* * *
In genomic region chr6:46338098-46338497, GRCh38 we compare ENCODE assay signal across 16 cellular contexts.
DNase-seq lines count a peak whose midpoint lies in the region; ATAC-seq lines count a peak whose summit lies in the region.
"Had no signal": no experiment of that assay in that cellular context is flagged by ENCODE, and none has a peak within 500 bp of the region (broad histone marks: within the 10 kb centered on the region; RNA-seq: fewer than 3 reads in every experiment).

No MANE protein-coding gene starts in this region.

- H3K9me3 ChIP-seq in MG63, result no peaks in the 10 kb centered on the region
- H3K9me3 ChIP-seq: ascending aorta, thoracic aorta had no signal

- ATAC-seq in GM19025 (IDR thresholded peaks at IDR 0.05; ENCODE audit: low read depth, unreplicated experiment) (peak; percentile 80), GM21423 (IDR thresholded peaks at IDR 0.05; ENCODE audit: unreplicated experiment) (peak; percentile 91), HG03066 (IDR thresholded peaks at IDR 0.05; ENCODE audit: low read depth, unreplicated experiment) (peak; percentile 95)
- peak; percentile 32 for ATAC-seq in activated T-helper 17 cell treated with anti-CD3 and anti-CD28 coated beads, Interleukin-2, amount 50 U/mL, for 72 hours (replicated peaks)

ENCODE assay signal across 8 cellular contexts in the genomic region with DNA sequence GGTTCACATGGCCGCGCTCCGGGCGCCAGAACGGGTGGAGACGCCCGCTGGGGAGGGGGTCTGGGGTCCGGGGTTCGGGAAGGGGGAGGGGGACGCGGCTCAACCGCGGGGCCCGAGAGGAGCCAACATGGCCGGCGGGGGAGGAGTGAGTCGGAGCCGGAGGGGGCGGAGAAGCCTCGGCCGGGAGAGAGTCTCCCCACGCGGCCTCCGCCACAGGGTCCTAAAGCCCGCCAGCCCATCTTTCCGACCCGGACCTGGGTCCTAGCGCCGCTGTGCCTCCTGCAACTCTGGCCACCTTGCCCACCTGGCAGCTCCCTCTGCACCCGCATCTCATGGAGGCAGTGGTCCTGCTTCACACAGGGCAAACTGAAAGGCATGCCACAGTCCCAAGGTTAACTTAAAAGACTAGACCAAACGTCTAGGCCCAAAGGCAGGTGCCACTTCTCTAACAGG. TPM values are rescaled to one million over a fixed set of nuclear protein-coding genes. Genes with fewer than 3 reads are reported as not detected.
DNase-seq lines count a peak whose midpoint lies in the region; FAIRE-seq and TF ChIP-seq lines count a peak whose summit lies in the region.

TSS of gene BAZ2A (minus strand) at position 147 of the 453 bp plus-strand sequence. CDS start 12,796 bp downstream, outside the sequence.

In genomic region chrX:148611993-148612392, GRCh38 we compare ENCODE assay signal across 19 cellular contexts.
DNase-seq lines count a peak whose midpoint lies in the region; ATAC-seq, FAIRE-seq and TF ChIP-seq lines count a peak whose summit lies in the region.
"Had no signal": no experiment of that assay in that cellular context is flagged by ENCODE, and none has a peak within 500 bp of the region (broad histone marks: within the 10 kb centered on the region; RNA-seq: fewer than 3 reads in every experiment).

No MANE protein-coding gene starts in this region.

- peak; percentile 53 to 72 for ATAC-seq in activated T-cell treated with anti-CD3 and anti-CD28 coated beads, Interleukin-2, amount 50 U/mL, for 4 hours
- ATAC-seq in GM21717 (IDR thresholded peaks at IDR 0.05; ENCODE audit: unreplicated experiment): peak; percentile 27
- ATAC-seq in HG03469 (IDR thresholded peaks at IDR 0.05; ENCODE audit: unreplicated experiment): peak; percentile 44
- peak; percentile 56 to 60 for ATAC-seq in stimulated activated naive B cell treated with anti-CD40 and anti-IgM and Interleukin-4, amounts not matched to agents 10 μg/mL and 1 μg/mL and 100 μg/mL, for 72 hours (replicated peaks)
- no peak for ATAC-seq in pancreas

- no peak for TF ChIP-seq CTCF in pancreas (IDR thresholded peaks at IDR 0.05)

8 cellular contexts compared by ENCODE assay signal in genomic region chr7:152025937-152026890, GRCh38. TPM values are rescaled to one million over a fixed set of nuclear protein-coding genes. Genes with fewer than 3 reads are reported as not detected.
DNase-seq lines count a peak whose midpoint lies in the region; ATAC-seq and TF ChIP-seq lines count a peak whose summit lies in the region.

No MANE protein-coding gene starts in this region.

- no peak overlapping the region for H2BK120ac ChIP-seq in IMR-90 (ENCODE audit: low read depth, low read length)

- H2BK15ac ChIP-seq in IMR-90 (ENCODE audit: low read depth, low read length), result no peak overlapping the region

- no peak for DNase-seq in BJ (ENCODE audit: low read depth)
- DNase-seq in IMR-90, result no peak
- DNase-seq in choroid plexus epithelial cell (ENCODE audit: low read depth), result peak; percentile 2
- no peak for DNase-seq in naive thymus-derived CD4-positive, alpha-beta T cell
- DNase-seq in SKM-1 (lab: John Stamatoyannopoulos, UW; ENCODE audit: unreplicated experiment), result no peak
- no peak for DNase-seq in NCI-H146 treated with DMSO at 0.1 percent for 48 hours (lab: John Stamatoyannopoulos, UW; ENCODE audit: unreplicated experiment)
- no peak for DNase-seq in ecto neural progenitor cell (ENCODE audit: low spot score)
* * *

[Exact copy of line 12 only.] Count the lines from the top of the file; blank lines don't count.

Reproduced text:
In genomic region chrX:148611993-148612392, GRCh38 we compare ENCODE assay signal across 19 cellular contexts.